ON AIR NOW

LISTEN NOW

Weather

cloudy-day
69°
Showers
H 78° L 65°
  • cloudy-day
    69°
    Current Conditions
    Showers. H 78° L 65°
  • rain-day
    77°
    Afternoon
    Showers. H 78° L 65°
  • rain-day
    74°
    Evening
    Few Showers. H 78° L 65°
LISTEN
PAUSE
ERROR

Krmg news on demand

00:00 | 00:00

LISTEN
PAUSE
ERROR

Krmg traffic on demand

00:00 | 00:00

LISTEN
PAUSE
ERROR

Krmg weather on demand

00:00 | 00:00

 

Ten Memorable Viral Videos of 2012

Here are 10 videos that were shared more than most others this year.

 

 

No. 10: A surprising opera performance that shocked Simon Cowell

 

 

PREV   Intro   10   9   8   7   6   5   4   3   2   1   NEXT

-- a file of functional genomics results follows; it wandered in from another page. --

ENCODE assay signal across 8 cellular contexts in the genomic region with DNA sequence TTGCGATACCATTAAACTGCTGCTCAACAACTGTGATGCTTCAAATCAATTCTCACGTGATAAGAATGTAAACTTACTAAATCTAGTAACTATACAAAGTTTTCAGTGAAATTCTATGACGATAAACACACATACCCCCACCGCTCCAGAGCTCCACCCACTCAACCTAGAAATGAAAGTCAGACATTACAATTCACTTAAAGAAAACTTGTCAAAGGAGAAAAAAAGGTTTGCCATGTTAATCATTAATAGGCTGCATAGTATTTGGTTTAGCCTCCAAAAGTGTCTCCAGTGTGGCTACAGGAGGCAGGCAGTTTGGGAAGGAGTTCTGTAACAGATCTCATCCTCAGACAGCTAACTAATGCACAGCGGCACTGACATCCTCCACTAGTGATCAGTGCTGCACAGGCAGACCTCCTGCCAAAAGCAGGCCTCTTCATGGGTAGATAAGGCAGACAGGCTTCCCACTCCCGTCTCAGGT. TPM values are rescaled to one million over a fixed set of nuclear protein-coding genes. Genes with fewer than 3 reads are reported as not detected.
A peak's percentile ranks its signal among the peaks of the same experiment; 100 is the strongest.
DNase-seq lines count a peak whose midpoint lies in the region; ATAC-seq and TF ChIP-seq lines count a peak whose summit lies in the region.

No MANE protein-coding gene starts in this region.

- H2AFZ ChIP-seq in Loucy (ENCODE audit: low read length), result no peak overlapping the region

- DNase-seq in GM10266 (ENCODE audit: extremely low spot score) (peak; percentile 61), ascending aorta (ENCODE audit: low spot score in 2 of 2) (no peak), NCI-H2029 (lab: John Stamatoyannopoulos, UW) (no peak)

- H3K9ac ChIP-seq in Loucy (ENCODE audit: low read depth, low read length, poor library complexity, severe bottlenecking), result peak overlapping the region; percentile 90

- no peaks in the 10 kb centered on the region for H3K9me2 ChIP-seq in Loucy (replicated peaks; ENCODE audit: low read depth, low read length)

• A move by Republicans to quickly pass a GOP-designed package of tax relief for those hit by hurricanes Harvey, Irma and Maria was rejected by the House on Monday evening, when the bill failed to get a two-thirds vote for fast-track approval, as a small group of Republicans joined with most Democrats to vote against the plan, amid complaints of what was in – and not in – the measure. The vote was 245-171 – a majority – but less than the two-thirds needed for expedited approval under a process that is normally reserved for non-controversial legislation. “There are people out there who need the help,” said Rep. Carlos Curbelo (R-FL), who pleaded with lawmakers to approve the aid package, telling stories of the devastation in his district, which includes the Florida Keys. “It’s been a tough couple of weeks in my community,” Curbelo said on the House floor. 245-171: House defeated FAA funding extension past 9/30 & hurricane tax relief bill. Fell 33 short of 2/3rds needed to pass. 163Ds voted No. pic.twitter.com/6azGdHZhsy — Craig Caplan (@CraigCaplan) September 25, 2017 Democrats argued the plan didn’t do enough to help those in need, especially with fresh reports of the extensive damage in Puerto Rico, which was hit last week by Hurricane Maria. “We are coming up short on our responsibility,” said Rep. Richard Neal (D-MA), who labeled the tax aid plan, “anemic.” “We should be sitting down here in the next 48 hours and putting together a massive package of relief,” Neal added. Democrats also pointed out that the tax relief would be available only for recent hurricanes, and not for victims of Hurricane Sandy, opening an old wound in the halls of Congress, where Democrats feel like victims of that disaster were denied quick help by GOP lawmakers in the Congress. “Front page of the papers in New Jersey today, people are still not back in their homes from Hurricane Sandy in 2013,” said Rep. Bill Pascrell (D-NJ), who complained that Republicans had taken tax relief provisions out of a bill he had authored – which was targeted for Sandy victims – and used them in the GOP measure to help those hit by Harvey, Irma and Maria. My heart goes out to those hit by Harvey, Irma & Maria. But we can't exclude Sandy victims in Disaster Tax Relief. https://t.co/IV4oV3MKLE — Bill Pascrell, Jr. (@BillPascrell) September 25, 2017 While most Democrats were against the plan, 26 Democrats voted for the bill, which combined disaster tax relief with provisions to extend the authorization for the Federal Aviation Administration, and separate sections to spur the creation of a private market for federal flood insurance. Those extra flood insurance provisions though created opposition in both parties. “I don’t understand how the program is going to have the resources to pay the claims,” said Rep. Garret Graves (R-LA), an expert on hurricane prep and flood insurance, as he said these new provisions spurring a private market “undermines” the existing federal flood insurance program. Republican leaders in the House have several options on this bill – they can consult with Democrats and find a bipartisan deal, or they can keep the provisions the same, and bring the bill up under regular order, and pass it later this week with a simple majority. The House vote to stop the tax relief package for hurricane victims came amid growing rumblings of concern in the Congress about the level of aid being offered to several million Americans who live on the island of Puerto Rico. “A territory of 3.5 million American citizens is almost completely without power, water, food, and telephone service, and we have a handful of helicopters involved in DOD’s response,” said Rep. Adam Smith (D-WA) of the U.S. military response to the disaster. “It’s a disgrace,” Smith added. Now, our most time-sensitive legislative task is helping the millions of Americans in Puerto Rico, full stop. — Brian Schatz (@brianschatz) September 25, 2017 At the White House, officials turned aside talk that the administration response has been less than needed. “We’ve done unprecedented movement in terms of federal funding to provide for the people of Puerto Rico and others that have been impacted [by] these storms,” said White House Press Secretary Sarah Huckabee Sanders.